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3 myths about alcohol antiseptics

It is no secret that alcohol-based formulations are especially popular among skin antiseptics. The most frequent arguments in this regard are considered that they are more effective and safe, and in addition, they are recommended for use by Rospotrebnadzor. Is it so? We will tell you in the article.
Myth # 1: alcohol kills all microorganisms

Must know:

  1. Alcohol antiseptics really have disinfecting properties against many bacteria, viruses and some fungi. However, they are ineffective against spore-forming microorganisms..
  2. In order for an alcohol antiseptic to have sufficient disinfecting properties, it must have a fairly high concentration. The effective concentration is not less than 60–80%, depending on the type of alcohol.

Myth # 2: alcohol antiseptics are safe

This is perhaps the most controversial belief. The safety of alcohol-containing antiseptics depends on the type, quality of alcohol and proper use.
The vast majority of alcohols dry out the skin at least. This is a rather serious problem and can lead to serious consequences.
Ethanol is considered a relatively non-toxic substance, but when applied to a child's skin or damaged epidermis, it can be absorbed into the bloodstream and cause intoxication.
And isoproprolic alcohol is generally a poisonous substance and, if it enters the body, can lead to death. And even not in maximum concentrations in young children (under 6 years old) it can cause inflammation and burns.

In addition, from time to time in different countries, cases are recorded when antiseptics got on the mucous membranes or were ingested. Naturally, this cannot be done categorically. The likelihood of poisoning in this case is high, even if we are talking about a small amount of a quality product. And if you come across a fake, of which there have become so many over the past year that the probability of meeting them is very high, then the consequences of their use can be generally unpredictable.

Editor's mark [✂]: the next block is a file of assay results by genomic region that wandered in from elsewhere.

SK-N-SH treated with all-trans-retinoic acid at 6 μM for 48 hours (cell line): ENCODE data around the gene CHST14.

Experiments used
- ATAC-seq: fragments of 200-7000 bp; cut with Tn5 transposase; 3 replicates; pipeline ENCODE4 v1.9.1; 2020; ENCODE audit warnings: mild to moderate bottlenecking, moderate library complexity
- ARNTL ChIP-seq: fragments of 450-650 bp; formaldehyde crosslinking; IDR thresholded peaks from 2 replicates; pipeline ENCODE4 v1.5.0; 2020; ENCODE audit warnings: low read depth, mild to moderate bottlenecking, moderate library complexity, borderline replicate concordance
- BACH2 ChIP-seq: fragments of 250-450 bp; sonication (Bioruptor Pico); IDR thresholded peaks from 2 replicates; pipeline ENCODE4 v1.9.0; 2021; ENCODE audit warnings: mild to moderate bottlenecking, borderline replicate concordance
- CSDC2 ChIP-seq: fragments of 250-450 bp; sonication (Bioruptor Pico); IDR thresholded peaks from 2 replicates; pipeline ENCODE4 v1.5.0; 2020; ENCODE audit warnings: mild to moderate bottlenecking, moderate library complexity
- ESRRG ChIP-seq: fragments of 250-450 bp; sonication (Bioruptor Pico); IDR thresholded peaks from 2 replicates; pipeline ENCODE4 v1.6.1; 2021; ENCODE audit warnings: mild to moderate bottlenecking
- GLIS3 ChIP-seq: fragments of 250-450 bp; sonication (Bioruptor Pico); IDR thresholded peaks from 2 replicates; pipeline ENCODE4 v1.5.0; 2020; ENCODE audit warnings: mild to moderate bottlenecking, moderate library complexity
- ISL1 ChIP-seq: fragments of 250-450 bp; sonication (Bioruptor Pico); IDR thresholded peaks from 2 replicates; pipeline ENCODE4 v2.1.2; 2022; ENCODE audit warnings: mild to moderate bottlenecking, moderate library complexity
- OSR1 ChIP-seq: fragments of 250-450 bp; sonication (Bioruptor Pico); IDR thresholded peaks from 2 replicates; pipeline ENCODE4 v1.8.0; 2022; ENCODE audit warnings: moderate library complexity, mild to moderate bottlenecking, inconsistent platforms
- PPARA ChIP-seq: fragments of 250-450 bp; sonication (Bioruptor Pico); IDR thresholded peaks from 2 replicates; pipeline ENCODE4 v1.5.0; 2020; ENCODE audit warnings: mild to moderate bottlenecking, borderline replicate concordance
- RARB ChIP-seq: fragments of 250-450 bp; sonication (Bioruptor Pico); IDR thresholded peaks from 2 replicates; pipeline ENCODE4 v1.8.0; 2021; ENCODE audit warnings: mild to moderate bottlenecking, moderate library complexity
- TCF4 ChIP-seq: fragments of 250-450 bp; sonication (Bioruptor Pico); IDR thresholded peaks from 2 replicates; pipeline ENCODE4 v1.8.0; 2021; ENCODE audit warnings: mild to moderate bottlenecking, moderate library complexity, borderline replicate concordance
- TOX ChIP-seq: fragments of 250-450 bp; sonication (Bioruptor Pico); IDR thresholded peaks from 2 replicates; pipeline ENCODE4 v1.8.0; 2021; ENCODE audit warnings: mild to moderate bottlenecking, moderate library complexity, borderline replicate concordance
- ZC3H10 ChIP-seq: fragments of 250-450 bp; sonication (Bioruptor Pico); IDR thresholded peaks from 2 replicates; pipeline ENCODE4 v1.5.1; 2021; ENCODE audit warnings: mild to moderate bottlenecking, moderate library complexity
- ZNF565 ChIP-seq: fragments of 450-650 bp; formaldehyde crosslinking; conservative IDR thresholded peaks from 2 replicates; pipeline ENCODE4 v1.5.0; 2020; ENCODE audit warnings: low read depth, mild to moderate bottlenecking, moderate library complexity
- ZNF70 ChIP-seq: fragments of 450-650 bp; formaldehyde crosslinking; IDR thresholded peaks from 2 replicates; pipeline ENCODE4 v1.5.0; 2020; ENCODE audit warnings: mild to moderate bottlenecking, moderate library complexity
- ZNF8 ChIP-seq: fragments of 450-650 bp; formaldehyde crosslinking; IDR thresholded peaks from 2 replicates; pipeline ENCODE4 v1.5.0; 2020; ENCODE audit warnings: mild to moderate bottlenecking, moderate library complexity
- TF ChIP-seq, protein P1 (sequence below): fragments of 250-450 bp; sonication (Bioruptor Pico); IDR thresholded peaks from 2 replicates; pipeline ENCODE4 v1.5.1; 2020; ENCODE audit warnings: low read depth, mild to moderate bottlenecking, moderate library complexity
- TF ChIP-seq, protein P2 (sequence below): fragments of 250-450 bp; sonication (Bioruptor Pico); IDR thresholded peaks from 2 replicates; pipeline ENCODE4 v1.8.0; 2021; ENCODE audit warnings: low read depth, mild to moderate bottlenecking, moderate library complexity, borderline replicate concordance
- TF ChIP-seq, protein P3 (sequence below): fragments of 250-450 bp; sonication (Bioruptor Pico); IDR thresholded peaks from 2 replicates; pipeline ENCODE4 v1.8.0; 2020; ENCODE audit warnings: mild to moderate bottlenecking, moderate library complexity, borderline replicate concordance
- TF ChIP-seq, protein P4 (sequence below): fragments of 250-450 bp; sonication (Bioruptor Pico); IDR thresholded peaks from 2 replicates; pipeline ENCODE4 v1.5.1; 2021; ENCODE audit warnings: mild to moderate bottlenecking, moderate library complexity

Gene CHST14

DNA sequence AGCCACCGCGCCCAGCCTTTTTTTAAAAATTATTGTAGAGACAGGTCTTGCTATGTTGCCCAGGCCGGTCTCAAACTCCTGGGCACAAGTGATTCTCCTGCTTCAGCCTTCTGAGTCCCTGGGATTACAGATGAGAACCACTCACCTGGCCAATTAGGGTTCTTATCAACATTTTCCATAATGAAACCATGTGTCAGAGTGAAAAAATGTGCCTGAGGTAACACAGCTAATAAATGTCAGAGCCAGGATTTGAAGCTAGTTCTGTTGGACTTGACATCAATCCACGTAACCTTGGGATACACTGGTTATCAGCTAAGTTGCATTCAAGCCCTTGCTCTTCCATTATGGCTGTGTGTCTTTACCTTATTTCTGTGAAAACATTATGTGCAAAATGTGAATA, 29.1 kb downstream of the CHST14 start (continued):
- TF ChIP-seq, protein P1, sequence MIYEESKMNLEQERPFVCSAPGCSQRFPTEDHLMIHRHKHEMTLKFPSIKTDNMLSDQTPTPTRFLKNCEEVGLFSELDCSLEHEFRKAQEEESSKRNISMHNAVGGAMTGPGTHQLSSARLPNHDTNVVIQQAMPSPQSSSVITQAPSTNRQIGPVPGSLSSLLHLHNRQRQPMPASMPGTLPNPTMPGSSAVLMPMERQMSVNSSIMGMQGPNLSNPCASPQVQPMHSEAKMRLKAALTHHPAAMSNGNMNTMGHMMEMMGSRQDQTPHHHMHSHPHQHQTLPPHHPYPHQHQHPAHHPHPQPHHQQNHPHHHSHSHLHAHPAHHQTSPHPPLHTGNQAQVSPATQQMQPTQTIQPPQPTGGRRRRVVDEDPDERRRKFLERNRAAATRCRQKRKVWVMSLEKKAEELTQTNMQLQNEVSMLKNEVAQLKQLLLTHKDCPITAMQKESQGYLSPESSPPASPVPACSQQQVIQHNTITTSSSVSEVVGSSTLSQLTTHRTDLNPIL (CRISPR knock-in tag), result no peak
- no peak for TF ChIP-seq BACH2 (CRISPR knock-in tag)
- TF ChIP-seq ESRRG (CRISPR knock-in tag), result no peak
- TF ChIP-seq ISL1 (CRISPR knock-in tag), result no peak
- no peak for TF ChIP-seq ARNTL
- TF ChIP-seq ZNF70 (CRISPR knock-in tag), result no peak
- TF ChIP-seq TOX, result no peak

Another risk: alcohol is flammable, especially at the recommended concentrations for effective exposure, and should not be used near open flames.

Myth # 3: alcohol antiseptics are recommended by Rospotrebnadzor

The most interesting and controversial myth. Initially, alcohol-based antiseptics (without product specifying) were recommended by Rospotrebnadzor as more familiar and affordable. Subsequently, Rospotrebnadzor issued revised recommendations, where, in addition to alcohol, a number of other drugs based on QAC, guanidines, as well as chloroactive and oxygen-active compounds were indicated.
The main factor when choosing disinfectants, which is really designated by Rospotrebnadzor, is that they must be properly registered on the territory of the Customs Union (they have a registration certificate, a quality passport and instructions certified by a specialized research institute).
Today in the Russian Federation there are many registered disinfectants that can be effective against viruses and bacteria, including coronavirus. They differ in the spectrum of action, application technology and effectiveness against various pathogenic human microorganisms. For example, a hypochlorous acid-based antiseptic HACCPER Dezone-A is effective against all microorganisms, spores, fungi and reaches its maximum effectiveness within 30 seconds. (Whereas registered disinfectants must be rubbed into the skin for at least 2 minutes.) This antiseptic is alcohol-free (water-based) and therefore devoid of all the disadvantages inherent in alcohol-based antiseptics.


When choosing an antiseptic, pay attention not so much to the alcohol content, but to the following factors:

  • spectrum of action
  • scope of application (household or professional)
  • instructions for use presence
  • skin processing time
  • effectiveness against viruses, bacteria, fungi, etc.
  • safety of use for children, animal
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